Greg Cote

Rebuild ahead? Betting on himself, Jeter bets Marlins fans will trust even his hard truths

Derek Jeter is photographed after a press conference with Bruce Sherman as Miami Marlins owners on Tuesday.
Derek Jeter is photographed after a press conference with Bruce Sherman as Miami Marlins owners on Tuesday. MIAMI HERALD

What wasn’t said spoke loudest as Derek Jeter introduced himself to Miami on Tuesday.

The former Yankees great, now in charge of running the Marlins as frontman for the new ownership group, conveyed affable charm to a media throng at Marlins Park. He spoke with close-to-the-vest caution. He was not especially illuminating. Neither was he pandering. He did not make populist promises he knew he might not be prepared to keep.

You wanted a cheer-inducing declaration that the days of fire sales and low-player payrolls were over? You didn’t get it.

You wanted the relief of an unequivocal assurance that high-priced star Giancarlo Stanton, fresh off his 59-home run season, would remain a Marlin? You didn’t hear it.

For better or worse, what you heard sounded an awful lot like the truth.

Ownership moneyman Bruce S. Sherman and Jeter, et. al, just spent $1.2 billion for a franchise without a foundation, a head without a body, a club with maybe the most depleted farm system in all of MLB. That the rebuild will go ground-up. And that if it takes trading Stanton (and others) to do it, well...

These things were not said directly. But the in-it-for-the-long-haul message was clear. The macro thinking was evident.

“There’s going to be times there are unpopular decisions we make,” Jeter said. “Just understand every decision we make is for the betterment of the organization. Everything is strategic.”

Jeter danced deftly around the matter of Stanton’s Marlins future.

“We’re going to sit down, have an in-depth conversation with Mike [Hill, the Marlins president] and figure out the best direction,” Jeter said. “We do have to rebuild the organization, and that starts with player development and scouting. If you’re going to be sustainable over time, you need a pipeline of young players to come in.”

Stanton’s trade value has never been higher than it is right now, and likely never will be. And his escalating contract — brilliantly back-loaded by former owner Jeffrey Loria to be the next owner’s problem — nearly doubles, to $25 million per season, starting next year. Stanton surely would waive his no-trade clause to go to a big-spending, contending team in a place he wanted to live. (If I could write subliminally, you would be seeing an L.A. Dodgers logo flashing in neon right now). Especially because, after Sunday’s season finale, Stanton made clear he would not be OK with the kind of rebuild Jeter might have in mind.

Miami Marlins' Derek Jeter and Bruce Sherman discuss their vision for the future of the franchise on Tuesday, October 3, 2017.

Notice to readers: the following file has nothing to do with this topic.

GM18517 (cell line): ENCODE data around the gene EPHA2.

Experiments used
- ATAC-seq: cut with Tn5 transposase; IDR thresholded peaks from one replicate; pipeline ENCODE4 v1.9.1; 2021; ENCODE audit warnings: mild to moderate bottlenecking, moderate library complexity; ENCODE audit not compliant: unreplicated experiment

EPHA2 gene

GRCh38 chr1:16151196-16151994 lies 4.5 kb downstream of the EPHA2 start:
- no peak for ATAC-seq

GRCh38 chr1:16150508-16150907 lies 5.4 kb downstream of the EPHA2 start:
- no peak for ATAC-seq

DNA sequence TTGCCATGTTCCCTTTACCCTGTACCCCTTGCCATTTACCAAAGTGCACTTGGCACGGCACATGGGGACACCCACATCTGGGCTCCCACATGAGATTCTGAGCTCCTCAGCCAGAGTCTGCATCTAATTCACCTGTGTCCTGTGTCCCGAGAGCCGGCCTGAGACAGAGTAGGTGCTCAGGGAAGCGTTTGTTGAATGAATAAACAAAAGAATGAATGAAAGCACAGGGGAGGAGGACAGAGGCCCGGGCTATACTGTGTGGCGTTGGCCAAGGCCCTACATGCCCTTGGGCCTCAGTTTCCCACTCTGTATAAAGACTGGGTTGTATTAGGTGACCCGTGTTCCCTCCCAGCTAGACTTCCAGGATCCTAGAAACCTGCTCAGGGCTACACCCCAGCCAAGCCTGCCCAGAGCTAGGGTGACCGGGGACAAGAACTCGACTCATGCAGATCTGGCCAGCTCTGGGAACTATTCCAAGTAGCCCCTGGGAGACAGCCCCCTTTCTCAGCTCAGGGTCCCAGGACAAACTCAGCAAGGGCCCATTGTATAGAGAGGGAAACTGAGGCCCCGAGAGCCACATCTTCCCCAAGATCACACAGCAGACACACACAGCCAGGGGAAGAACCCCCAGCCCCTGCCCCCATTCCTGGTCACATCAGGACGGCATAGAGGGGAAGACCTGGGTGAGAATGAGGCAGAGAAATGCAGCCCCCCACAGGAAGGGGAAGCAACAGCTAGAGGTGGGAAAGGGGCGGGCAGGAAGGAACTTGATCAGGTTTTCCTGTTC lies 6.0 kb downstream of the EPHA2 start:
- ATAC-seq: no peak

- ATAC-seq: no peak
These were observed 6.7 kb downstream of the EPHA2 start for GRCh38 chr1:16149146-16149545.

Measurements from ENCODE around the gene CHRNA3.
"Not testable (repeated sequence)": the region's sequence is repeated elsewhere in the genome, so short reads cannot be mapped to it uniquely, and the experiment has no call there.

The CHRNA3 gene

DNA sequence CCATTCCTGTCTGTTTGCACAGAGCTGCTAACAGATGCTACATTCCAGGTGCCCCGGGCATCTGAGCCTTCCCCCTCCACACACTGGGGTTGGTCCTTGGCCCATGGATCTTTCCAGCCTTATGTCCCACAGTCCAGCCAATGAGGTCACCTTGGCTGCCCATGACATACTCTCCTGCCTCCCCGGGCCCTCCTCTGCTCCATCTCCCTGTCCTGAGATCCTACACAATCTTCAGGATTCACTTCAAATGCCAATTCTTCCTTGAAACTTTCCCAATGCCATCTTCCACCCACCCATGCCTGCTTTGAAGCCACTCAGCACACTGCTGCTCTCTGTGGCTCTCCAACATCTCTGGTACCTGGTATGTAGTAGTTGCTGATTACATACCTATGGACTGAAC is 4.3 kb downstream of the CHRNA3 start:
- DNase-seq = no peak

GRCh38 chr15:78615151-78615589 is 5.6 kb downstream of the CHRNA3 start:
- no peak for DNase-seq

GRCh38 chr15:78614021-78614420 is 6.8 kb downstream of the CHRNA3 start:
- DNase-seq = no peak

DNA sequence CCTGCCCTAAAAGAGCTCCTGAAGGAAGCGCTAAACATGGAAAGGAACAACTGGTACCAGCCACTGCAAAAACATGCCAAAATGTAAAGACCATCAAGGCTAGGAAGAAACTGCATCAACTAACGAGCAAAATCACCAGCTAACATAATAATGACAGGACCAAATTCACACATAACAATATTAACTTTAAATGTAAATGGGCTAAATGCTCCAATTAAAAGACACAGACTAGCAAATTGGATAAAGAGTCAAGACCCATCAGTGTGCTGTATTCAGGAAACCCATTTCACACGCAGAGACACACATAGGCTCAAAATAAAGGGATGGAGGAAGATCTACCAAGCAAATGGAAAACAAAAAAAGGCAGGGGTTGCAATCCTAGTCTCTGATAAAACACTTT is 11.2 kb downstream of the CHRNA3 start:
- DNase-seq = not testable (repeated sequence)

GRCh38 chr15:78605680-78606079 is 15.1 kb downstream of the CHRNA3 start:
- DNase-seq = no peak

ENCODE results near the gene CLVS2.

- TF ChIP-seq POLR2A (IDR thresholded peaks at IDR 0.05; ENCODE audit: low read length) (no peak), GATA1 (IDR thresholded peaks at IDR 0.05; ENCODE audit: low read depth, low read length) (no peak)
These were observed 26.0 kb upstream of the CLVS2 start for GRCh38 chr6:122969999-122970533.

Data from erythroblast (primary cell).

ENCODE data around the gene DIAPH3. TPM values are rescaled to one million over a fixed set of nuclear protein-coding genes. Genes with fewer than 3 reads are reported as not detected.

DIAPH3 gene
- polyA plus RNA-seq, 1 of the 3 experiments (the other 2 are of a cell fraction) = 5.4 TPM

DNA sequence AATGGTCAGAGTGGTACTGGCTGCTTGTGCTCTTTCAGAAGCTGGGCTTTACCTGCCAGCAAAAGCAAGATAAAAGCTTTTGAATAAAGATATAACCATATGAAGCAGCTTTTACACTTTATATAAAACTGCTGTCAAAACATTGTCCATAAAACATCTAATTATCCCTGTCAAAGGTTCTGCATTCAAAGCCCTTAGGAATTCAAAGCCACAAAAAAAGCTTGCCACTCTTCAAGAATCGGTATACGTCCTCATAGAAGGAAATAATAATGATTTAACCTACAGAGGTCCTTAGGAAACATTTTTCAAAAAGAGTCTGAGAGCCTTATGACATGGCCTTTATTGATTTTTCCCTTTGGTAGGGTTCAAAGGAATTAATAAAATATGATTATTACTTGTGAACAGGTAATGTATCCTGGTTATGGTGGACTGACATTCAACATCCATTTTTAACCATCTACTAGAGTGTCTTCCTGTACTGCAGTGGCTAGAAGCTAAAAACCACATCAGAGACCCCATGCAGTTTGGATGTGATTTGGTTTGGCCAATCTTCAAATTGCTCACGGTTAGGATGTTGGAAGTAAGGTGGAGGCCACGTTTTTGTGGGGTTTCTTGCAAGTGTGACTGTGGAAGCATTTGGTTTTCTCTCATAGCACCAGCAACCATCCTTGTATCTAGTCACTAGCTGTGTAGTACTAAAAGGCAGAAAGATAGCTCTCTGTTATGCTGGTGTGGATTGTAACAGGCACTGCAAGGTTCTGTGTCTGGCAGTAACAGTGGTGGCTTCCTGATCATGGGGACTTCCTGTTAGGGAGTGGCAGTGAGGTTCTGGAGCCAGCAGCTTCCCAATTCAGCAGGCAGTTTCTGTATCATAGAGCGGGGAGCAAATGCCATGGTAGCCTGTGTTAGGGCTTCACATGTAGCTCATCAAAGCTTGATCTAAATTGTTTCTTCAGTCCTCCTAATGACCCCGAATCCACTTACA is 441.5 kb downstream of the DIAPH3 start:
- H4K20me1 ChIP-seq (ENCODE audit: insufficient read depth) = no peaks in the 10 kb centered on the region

Fans would hate to see Stanton go, if it happens. Of course.

But if anybody can sell the bitter pill as good for your health, it is Jeter, who will enjoy the bounce of an extended honeymoon for a couple of reasons.

First, he isn’t Loria, whose unpopularity with fans was epic.

Second, Jeter wears the imprimatur of success like expensive cologne. Symbolically on this turn-the-page day, he did not mention the word “Yankees” even once during a 28-minute news conference, but his mammoth career there left him beloved, will have him sail into Cooperstown on his first try in 2020, and will earn him the Midas Touch effect in Miami at least for awhile. If for those 59 home runs the Marlins get a bevy of now and future talent and Jeter says it was a smart deal, most Marlins fans will be nodding yes like all of those Bobblehead dolls Loria took from Marlins Park when he left.

Loria cold do nothing right in the minds of many fans.

Can Jeter do any wrong?

I would hate to see Stanton go. I would hate to see that sublime outfield of Christian Yelich, Marcell Ozuna and Stanton broken up. I have written, and believe, that committing to keeping Stanton would be a positive Litmus test for the new ownership. But I could not argue the pragmatism of restocking the farm system with the long term in mind. And if Stanton would bring an absolute windfall, then you wince and do it.

(I should also note that trading pricey stars to replenish the minor-league cupboard also tends to enhance a club’s short-term profit margin. Sherman referred to a club run “financially efficiently”).

As with not ruling out dealing Stanton, Jeter also would not commit to retiring Jose Fernandez’s number 16, as Loria had planned to do. Jeter referred to the “tragic event that cost him his life and others.” Were I to bet, Fernandez’s number will not be retired; nor will there be a statue.

One of the first things Jeter said Tuesday was: “We believe in this market. We believe in this fan base. We are focused on bringing the fans back. Our fans are our priority.”

Yet the man vowing to bring the fans back is not promising to keep the team’s biggest star in Stanton, may be distancing himself from the beloved Fernandez, already has severed ties with the likes of Jack McKeon, Andre Dawson, Tony Perez and Jeff Conine, and warns of “unpopular decisions” ahead.

That is because the Marlins’ new man out front believes he has the blueprint to make this team successful for the long term and — as important — believes he has the leadership and personal cache’ to make fans believe it, too.

Derek Jeter is betting on himself.

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